“The Internet changes everything, but it doesn’t replace everything.”
Jerry Storch, Toys “R” Us chief executive
Toys “R” Us chief executive, Jerry Storch took pains to defend the relevance of brick-and-mortar retail at a media presentation last week; however, the recent refurbishments, ground-breakings, and expansion plans hitting physical retail have made the ongoing relevance of brick-and-mortar clear. As retailers put away their patch-up kits and take a stand on the future of their land-based fleets, brand marketers will gain a glimpse into the future of physical retail.
Leading with Luxe
August’s U.S. retail sales rise of .9% represents the best numbers in six months, but the modest increase would not seem to justify major vaults into high-end goods. However, making an ambitious impression early on can have its advantages since shoppers tend to get in a spending mood when the aspiration is dialed up. Just as an über-expensive bottle of wine on the bar menu drives patrons to mid-priced options rather than all the way to the bottom, retail pricing contrasts also provide context.
Macy’s massive makeover of its Herald Square flagship store in New York will feature a 19,000 square foot, multi-level “luxury hall” that will house branded shops from the likes of Louis Vuitton, Gucci, Burberry, and Longchamp. In stark contrast to its formerly safe ground-floor assortments, Macy’s can’t-be-missed luxury statement will greet customers at every major entrance. Shoppers’ unavoidable journeys through Macy’s luxury hall will make the rest of the store seem like a value.
According to Holt Renfrew’s president, Mark Derbyshire, the 175-year-old Canadian luxury retailer’s customers are currently spending 26 percent more than they did in 2010. Derbyshire obviously isn’t resting on his laurels. While high-end retailers such as Neiman Marcus are experimenting with introducing lower-cost items in order to broaden their appeal, Renfrew’s recently-announced refresh will see it almost literally doubling down on opulence. The retailer’s $300 million expansion plan centers on growing its footprint by 40% in its existing stores, and making its already-successful designer spaces even more impressive. Given Canada’s relatively small and dispersed population, Renfrew’s focus on increasing the size and productivity of existing stores makes sense. If you’ve already grabbed the big spenders, why not just sell more of the best to them?
Programmed for Prosperity
What’s old is new again. Retail-tainment is coming back on the scene, only with a major digital twist. Burberry has once again ratcheted up the wow factor in its just-opened Regent Street store which, in addition to the now-expected iPad-toting sales associates, will incorporate a number of digital entertainment elements. Burberry has even declared the store “future-proof.” Sporadic weather “moments” of digital rain showers, accompanied by the sounds of a thunderstorm, have been programmed into the environment. The store features a huge screen on which it plans to live-stream Burberry fashion shows, as well as a permanent stage that will feature one-off gigs from Burberry’s pick of the best music talent. Many retailers have started to talk about bringing online excitement to the in-store experience. Burberry is delivering and influencing others to do the same. Holt Renfrew has also mentioned incorporating “digital moments” into its Yorkdale remodel.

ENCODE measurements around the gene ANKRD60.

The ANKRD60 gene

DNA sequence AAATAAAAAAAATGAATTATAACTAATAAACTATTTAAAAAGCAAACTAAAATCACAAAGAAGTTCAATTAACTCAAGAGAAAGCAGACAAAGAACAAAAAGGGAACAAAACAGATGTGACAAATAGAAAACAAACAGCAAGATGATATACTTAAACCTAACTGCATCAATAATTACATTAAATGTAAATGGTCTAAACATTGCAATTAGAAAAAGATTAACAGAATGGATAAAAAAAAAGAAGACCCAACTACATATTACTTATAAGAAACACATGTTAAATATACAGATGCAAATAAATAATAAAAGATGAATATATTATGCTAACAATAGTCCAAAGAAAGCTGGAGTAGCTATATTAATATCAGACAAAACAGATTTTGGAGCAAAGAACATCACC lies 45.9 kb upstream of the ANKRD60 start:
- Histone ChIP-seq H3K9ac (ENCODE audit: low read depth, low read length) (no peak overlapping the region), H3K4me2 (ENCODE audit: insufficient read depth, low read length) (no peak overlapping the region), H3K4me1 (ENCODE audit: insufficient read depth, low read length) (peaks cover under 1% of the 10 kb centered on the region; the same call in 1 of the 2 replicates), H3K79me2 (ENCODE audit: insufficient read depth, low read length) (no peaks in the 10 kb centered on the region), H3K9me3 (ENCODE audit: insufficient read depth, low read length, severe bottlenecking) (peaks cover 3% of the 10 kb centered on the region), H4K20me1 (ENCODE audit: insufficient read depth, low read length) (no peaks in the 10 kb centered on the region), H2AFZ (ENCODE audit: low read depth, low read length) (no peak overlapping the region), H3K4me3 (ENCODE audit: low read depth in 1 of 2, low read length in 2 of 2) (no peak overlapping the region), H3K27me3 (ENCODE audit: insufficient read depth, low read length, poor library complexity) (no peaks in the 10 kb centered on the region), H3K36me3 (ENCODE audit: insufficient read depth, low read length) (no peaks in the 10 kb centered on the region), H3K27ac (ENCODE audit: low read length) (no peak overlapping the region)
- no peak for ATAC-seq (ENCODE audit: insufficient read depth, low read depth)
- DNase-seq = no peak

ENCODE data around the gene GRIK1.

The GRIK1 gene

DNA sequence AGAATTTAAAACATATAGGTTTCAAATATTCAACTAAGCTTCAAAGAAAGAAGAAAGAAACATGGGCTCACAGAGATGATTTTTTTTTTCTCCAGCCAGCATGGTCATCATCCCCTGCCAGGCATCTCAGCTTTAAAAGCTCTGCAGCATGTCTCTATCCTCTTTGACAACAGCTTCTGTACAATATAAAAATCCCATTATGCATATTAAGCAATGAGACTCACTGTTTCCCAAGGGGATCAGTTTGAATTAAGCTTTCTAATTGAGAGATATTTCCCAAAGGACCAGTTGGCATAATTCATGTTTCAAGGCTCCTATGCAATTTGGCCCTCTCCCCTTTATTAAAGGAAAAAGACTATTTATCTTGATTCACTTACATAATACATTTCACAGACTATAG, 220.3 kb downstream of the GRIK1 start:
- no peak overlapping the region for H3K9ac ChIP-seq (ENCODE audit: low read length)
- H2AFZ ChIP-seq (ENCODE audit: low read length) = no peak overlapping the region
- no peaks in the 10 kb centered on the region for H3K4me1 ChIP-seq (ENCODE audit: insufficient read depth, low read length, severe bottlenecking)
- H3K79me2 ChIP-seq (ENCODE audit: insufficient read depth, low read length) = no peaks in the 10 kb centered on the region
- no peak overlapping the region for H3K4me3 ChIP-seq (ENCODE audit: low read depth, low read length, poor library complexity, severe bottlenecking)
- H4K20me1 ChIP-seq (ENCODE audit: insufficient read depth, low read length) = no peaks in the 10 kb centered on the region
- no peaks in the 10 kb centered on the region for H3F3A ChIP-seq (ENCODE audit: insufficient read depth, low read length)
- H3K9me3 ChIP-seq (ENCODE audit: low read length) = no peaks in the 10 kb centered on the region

Although Macy’s will no doubt learn a lot from the drastic departures in store design and brand choice that characterize its Herald Square makeover, the changes are primarily intended to capitalize on the luxury gap in the neighborhood and what CEO Terry Lundgren refers to as the “tourist element.” Macy’s isn’t incubating ideas for other locations, but is putting a stake in the ground by hard-wiring the location for luxury. In Lundgren’s words, “we decided we were going to do this just one time.” The store’s significance goes far beyond that of a traditional brand-brag flagship for Macy’s and the brands that are participating in the shop-in-shop re-visioning. It will create a new luxury corridor for the Herald Square neighborhood and participating brands will benefit from designer adjacencies that wouldn’t exist in a standard storefront. The shop-in-shops will actually act as hyper-local mini flagships.
The shop-in-shops currently rolling out within J.C. Penney accomplish much the same thing, though on a chain-wide basis and with more middle-of-the-road brands. Given Macy’s major move, bestowing credit to CEO Ron Johnson for creating what he called the “first specialty department store of its kind” may be splitting hairs, but clearly the model is catching on.
This article originally ran on the International Licensing Industry Merchandisers' Association (LIMA) website.